The Debate Between Two Visions for the Future of the Internet

Earlier this week the House Energy and Commerce Subcommittee on Communications and Technology held its legislative hearing on Subcommittee Chairman Greg Walden's (R-OR) bill, H.J. Res. 37, to repeal the Federal Communications Commission’s (FCC) network neutrality rules and eliminate the FCC’s authority to protect consumers in the broadband market.  Immediately following the hearing the subcommittee held its markup, which is part of the voting process to move legislation to the floor of the House of Representatives (normally held weeks after the collection of facts and evidence from a hearing rather than minutes).  The witnesses consisted of a large Internet access provider (AT&T), small Internet access provider (RapidDSL and Wireless), economists (Shane Greenstein and Anna-Maria Kovacs), a consumer group (Free Press), and a small business innovator and entrepreneur (Robin Chase the former CEO of Zipcar).

Overall the hearing represented two visions for the future of the Internet, which will be defined by voting for or against H.J. Res. 37.  One vision is where public policy should define the Internet broadly and ensure that consumers create the Internet experience.  The other vision is relying on the broadband access industry to define the Internet for consumers.  The former CEO of Zipcar, a supporter for public policy and opponent of H.J. Res. 37, explained that “without consumer protections like Network Neutrality, these companies will define the Internet to mirror their preferred triple play – their telephone service, their video channels, and their notion of the ideal Internet experience.”  Supporting passage of H.J. Res. 37, the President of RapidDSL and Wireless explained his belief that he should be allowed to block lawful content stating that “it is appropriate because you block the source of the problem (consumers watching online video).  If the person that is violating your acceptable use policy is Netflix, you block Netflix.”

As the hearing progressed, opponents of an open Internet argued that repeal and elimination of FCC authority over enacting policies to protect an open Internet is necessary for investment and job creation.  However, such an assertion is speculative and numerous credible sources (Bank of America, Merrill Lynch, Citibank, Wells Fargo, and Raymond James) have stated that the FCC's rules would not hurt investment.  Even the cable industry in a recent letter by the National Cable and Telecommunications Association (representing cable operators serving more than 90 percent of the nation’s cable television households) stated that the FCC’s rules “should promote continued investment and job creation.”  In addition, AT&T’s Chairman Randall Stephenson has stated that his company can commit to “10-year and 15-year horizon investments” under the FCC rules.  Lastly, in her testimony the former CEO and founder of Zipcar stated that “repealing and eliminating the authority of the FCC to enact policies that preserve an open Internet will greatly harm our country’s ability to innovate, produce jobs, and remain globally competitive.”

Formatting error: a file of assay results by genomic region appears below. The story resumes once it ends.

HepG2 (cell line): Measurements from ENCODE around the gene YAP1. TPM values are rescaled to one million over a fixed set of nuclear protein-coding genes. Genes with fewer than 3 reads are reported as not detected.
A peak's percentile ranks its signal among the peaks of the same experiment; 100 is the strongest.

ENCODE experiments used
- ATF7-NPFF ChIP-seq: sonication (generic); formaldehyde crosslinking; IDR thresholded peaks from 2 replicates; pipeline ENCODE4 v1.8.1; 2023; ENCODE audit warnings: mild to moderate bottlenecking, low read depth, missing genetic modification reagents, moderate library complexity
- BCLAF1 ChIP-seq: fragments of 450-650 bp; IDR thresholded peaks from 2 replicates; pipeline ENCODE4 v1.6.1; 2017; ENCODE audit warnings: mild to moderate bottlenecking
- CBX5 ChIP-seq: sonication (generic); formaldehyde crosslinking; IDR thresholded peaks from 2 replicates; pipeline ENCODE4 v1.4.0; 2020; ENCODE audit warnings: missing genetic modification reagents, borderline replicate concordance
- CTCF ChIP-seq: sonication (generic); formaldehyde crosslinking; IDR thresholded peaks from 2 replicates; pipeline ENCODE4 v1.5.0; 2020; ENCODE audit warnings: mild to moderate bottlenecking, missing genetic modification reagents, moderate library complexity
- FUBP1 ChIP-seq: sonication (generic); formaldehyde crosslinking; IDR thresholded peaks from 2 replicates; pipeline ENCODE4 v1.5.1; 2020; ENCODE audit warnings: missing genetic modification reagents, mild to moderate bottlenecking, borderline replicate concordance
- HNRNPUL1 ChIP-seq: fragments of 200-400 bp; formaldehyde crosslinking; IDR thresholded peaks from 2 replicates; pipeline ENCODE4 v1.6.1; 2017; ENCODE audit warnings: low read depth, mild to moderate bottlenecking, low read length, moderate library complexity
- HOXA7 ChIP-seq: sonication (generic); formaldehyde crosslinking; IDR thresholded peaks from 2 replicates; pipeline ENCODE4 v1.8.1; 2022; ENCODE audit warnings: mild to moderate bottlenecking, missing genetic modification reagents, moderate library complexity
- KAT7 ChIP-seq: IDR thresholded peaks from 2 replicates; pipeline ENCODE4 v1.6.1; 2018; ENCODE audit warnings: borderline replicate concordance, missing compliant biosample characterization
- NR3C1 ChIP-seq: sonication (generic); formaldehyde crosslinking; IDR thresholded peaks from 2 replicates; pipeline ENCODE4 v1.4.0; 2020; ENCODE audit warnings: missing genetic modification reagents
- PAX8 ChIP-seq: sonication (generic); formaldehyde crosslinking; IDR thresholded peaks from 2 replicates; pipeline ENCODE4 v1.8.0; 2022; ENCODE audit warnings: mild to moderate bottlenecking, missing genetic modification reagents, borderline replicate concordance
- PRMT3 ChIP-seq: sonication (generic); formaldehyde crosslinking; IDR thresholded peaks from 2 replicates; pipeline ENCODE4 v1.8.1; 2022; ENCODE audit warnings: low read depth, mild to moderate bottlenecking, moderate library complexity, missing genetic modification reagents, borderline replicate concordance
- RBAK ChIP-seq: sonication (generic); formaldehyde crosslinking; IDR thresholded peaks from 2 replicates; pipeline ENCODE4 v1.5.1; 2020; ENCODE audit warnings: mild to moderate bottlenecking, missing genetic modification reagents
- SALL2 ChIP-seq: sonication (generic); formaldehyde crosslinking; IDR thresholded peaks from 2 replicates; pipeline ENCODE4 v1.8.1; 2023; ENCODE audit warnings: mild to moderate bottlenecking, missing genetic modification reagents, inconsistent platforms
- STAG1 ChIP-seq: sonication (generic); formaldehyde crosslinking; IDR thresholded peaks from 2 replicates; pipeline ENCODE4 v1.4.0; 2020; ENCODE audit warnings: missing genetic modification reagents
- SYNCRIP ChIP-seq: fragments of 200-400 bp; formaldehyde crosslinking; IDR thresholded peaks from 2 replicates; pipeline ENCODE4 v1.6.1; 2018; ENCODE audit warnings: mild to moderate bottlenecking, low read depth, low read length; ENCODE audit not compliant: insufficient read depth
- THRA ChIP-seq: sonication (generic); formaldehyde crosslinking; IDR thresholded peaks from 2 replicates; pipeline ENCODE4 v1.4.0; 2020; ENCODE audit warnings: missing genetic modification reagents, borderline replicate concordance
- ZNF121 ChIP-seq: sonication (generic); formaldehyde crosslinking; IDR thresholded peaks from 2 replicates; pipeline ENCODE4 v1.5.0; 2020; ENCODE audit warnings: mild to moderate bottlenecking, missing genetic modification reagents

As the hearing came to its conclusion, opponents of an open Internet appeared to take issue with a number of things related and unrelated to network neutrality. These things included complaining about web advertising on Google (which has nothing to do with broadband access to lawful content), claiming that H.J. Res. 37 would block reclassification of broadband under Title II of the Communication Act (Title II reclassification is not subject to H.J. Res. 37), and even going on a tirade against the Zipcar business model.  The facts have become irrelevant when Rep. Mike Rogers (R-MI) goes so far as to say the government created Zipcar through subsidies and supposedly $6.5 million in earmarks as part of his criticism (never mind the $1.16 billion in earmark requests he made for private and public entities just last year).  Unfortunately for the congressman, the reality is Zipcar was created completely with private capital and represents the model of innovation that leads to job creation (474 full time employees with $186 million in revenue in 2010) that the Republican party claims to protect.

When the hearing concluded and as the markup process began it became evident that the majority party was not interested in learning from what economists, innovators, the cable industry, and even AT&T stated to them during the hearing.  They had one vision for the Internet, an Internet where lawful content is blocked, and they wanted to see it become reality.  In fact, the Republicans are so opposed to the FCC having any role in the broadband market that they opposed amendments that would at least allow for basic protections should H.J. Res. 37 be enacted.  In total, the Republicans opposed amendments (they did not even allow for votes) that would allow the FCC to prevent content blocking (even the blocking of religious groups), to protect public safety, to investigate consumer privacy violations, to require transparency in network management (a position supported by the entire industry), and even allowing the FCC to regulate child pornography.   That is about as hands-off an approach as one can possibly be in regards to the broadband market.

Now that the subcommittee markup has concluded, the full Energy and Commerce Committee is expected to vote the legislation (likely along partisan lines again) this coming Monday, with consideration on the floor of the House of Representatives to follow shortly afterwards.  I encourage you to call your Member of Congress to tell them that you do not want the Republican vision for the Internet, that you want consumers to determine the Internet experience, that you want the job creation potential of the Internet to be protected, and that they should oppose H.J. Res. 37.

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